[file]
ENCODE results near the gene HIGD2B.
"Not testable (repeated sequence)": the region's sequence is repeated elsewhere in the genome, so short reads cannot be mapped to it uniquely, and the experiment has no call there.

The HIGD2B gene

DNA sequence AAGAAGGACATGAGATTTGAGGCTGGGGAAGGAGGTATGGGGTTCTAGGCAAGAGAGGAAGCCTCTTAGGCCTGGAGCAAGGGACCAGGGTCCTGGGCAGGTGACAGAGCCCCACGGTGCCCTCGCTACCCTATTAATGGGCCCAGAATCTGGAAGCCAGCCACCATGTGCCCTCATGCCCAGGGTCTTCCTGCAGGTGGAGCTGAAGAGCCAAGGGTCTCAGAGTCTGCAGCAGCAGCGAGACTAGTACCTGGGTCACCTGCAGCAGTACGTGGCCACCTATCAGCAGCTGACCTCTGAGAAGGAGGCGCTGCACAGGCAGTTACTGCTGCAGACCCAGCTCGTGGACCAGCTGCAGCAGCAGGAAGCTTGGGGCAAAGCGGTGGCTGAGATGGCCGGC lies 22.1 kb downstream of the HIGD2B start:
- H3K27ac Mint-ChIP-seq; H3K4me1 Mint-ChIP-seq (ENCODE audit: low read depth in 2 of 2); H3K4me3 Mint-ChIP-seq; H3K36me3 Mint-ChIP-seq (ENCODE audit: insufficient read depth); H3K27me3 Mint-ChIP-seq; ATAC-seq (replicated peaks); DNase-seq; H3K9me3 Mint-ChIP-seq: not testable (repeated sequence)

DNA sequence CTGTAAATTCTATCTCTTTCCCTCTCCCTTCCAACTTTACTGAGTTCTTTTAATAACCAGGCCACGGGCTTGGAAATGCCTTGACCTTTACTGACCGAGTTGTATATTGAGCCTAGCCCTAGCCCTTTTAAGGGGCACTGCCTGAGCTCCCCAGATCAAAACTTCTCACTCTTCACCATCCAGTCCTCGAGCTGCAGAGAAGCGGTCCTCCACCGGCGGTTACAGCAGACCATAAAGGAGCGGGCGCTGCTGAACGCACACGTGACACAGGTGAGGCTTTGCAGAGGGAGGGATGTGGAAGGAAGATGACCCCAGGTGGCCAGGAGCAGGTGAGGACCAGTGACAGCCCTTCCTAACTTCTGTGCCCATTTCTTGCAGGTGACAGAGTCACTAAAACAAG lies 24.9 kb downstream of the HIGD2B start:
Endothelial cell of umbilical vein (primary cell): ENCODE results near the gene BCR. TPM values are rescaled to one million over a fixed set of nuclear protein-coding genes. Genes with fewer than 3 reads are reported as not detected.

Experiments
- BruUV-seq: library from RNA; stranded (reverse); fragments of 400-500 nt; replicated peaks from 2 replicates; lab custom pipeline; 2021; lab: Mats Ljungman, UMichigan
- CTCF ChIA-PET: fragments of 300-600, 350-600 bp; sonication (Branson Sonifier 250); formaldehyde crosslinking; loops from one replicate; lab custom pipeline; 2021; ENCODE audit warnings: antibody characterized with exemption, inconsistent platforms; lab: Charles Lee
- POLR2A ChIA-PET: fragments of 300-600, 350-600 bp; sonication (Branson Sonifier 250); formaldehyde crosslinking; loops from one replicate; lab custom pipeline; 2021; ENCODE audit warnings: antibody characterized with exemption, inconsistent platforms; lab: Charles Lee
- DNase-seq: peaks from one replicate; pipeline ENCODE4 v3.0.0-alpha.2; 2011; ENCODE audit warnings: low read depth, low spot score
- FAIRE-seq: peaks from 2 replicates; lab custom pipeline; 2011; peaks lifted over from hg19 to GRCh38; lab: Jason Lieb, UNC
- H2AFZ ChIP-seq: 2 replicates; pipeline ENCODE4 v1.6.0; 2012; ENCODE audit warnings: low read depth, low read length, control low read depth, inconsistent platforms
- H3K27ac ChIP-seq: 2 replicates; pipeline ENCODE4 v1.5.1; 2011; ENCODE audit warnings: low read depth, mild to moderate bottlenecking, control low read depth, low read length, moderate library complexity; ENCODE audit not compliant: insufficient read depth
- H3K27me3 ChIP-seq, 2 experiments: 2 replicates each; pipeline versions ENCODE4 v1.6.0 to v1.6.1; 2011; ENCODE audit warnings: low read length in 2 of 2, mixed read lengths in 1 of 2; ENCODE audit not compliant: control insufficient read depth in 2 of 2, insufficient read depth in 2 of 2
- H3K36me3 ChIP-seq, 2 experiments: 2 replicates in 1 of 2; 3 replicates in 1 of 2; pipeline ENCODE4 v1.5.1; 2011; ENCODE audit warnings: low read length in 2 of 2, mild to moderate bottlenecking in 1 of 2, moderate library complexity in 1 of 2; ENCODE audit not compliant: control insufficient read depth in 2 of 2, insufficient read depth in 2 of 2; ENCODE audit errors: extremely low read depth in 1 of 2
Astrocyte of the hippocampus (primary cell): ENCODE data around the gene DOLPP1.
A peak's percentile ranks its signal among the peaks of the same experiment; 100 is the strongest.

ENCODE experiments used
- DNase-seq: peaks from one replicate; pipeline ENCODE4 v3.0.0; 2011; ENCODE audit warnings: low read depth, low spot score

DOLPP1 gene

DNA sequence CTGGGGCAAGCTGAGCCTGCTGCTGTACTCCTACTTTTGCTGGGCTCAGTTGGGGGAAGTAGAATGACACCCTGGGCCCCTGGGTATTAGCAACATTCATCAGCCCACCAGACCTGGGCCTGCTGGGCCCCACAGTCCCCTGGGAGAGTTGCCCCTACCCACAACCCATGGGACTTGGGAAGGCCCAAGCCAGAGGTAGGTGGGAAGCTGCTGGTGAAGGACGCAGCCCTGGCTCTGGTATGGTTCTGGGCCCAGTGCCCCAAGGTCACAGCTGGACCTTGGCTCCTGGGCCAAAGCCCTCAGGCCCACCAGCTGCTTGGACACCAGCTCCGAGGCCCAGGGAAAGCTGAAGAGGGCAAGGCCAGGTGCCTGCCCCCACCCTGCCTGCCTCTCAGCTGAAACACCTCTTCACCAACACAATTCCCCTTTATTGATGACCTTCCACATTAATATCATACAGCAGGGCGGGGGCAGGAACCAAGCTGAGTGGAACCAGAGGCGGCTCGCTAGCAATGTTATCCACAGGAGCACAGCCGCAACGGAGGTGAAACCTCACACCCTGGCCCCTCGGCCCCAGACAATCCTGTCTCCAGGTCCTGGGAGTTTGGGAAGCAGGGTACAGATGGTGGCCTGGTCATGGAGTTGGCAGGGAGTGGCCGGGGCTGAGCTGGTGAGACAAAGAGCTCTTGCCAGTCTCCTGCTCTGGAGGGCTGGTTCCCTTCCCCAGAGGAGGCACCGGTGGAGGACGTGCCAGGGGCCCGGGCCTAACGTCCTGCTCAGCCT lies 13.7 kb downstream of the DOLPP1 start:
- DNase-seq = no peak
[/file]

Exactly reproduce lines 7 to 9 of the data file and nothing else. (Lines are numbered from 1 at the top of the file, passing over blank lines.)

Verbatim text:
Endothelial cell of umbilical vein (primary cell): ENCODE results near the gene BCR. TPM values are rescaled to one million over a fixed set of nuclear protein-coding genes. Genes with fewer than 3 reads are reported as not detected.

Experiments
- BruUV-seq: library from RNA; stranded (reverse); fragments of 400-500 nt; replicated peaks from 2 replicates; lab custom pipeline; 2021; lab: Mats Ljungman, UMichigan